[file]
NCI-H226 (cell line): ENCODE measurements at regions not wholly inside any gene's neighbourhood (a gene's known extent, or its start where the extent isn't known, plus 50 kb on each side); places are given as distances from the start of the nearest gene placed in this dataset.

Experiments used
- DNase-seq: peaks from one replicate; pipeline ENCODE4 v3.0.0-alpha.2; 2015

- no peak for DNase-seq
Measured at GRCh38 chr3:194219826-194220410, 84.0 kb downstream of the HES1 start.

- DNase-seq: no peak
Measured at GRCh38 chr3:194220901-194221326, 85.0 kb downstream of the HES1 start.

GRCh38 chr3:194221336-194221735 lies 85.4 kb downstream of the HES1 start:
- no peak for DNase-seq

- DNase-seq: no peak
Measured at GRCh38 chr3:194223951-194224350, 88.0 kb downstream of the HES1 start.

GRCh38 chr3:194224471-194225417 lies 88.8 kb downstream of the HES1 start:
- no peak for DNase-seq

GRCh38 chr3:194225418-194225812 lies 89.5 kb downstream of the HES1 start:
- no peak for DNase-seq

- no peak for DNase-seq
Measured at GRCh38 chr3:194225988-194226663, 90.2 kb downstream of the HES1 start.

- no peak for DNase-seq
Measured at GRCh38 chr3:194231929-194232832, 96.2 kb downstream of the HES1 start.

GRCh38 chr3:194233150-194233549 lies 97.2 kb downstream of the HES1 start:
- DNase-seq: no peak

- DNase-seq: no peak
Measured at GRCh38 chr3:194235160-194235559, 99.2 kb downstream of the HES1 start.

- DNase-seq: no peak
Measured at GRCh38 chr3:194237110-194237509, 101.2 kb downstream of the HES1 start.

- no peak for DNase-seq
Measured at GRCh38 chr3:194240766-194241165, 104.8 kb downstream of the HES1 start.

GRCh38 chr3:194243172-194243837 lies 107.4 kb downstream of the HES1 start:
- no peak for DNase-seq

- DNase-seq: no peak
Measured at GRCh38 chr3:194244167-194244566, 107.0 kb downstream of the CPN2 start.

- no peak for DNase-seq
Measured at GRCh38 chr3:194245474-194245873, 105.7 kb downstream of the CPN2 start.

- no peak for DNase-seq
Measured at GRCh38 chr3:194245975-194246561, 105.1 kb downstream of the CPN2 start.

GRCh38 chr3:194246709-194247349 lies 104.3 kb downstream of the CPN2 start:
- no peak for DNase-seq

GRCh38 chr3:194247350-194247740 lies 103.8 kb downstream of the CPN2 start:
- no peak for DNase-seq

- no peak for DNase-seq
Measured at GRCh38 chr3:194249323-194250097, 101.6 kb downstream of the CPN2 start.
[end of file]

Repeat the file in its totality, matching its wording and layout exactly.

NCI-H226 (cell line): ENCODE measurements at regions not wholly inside any gene's neighbourhood (a gene's known extent, or its start where the extent isn't known, plus 50 kb on each side); places are given as distances from the start of the nearest gene placed in this dataset.

Experiments used
- DNase-seq: peaks from one replicate; pipeline ENCODE4 v3.0.0-alpha.2; 2015

- no peak for DNase-seq
Measured at GRCh38 chr3:194219826-194220410, 84.0 kb downstream of the HES1 start.

- DNase-seq: no peak
Measured at GRCh38 chr3:194220901-194221326, 85.0 kb downstream of the HES1 start.

GRCh38 chr3:194221336-194221735 lies 85.4 kb downstream of the HES1 start:
- no peak for DNase-seq

- DNase-seq: no peak
Measured at GRCh38 chr3:194223951-194224350, 88.0 kb downstream of the HES1 start.

GRCh38 chr3:194224471-194225417 lies 88.8 kb downstream of the HES1 start:
- no peak for DNase-seq

GRCh38 chr3:194225418-194225812 lies 89.5 kb downstream of the HES1 start:
- no peak for DNase-seq

- no peak for DNase-seq
Measured at GRCh38 chr3:194225988-194226663, 90.2 kb downstream of the HES1 start.

- no peak for DNase-seq
Measured at GRCh38 chr3:194231929-194232832, 96.2 kb downstream of the HES1 start.

GRCh38 chr3:194233150-194233549 lies 97.2 kb downstream of the HES1 start:
- DNase-seq: no peak

- DNase-seq: no peak
Measured at GRCh38 chr3:194235160-194235559, 99.2 kb downstream of the HES1 start.

- DNase-seq: no peak
Measured at GRCh38 chr3:194237110-194237509, 101.2 kb downstream of the HES1 start.

- no peak for DNase-seq
Measured at GRCh38 chr3:194240766-194241165, 104.8 kb downstream of the HES1 start.

GRCh38 chr3:194243172-194243837 lies 107.4 kb downstream of the HES1 start:
- no peak for DNase-seq

- DNase-seq: no peak
Measured at GRCh38 chr3:194244167-194244566, 107.0 kb downstream of the CPN2 start.

- no peak for DNase-seq
Measured at GRCh38 chr3:194245474-194245873, 105.7 kb downstream of the CPN2 start.

- no peak for DNase-seq
Measured at GRCh38 chr3:194245975-194246561, 105.1 kb downstream of the CPN2 start.

GRCh38 chr3:194246709-194247349 lies 104.3 kb downstream of the CPN2 start:
- no peak for DNase-seq

GRCh38 chr3:194247350-194247740 lies 103.8 kb downstream of the CPN2 start:
- no peak for DNase-seq

- no peak for DNase-seq
Measured at GRCh38 chr3:194249323-194250097, 101.6 kb downstream of the CPN2 start.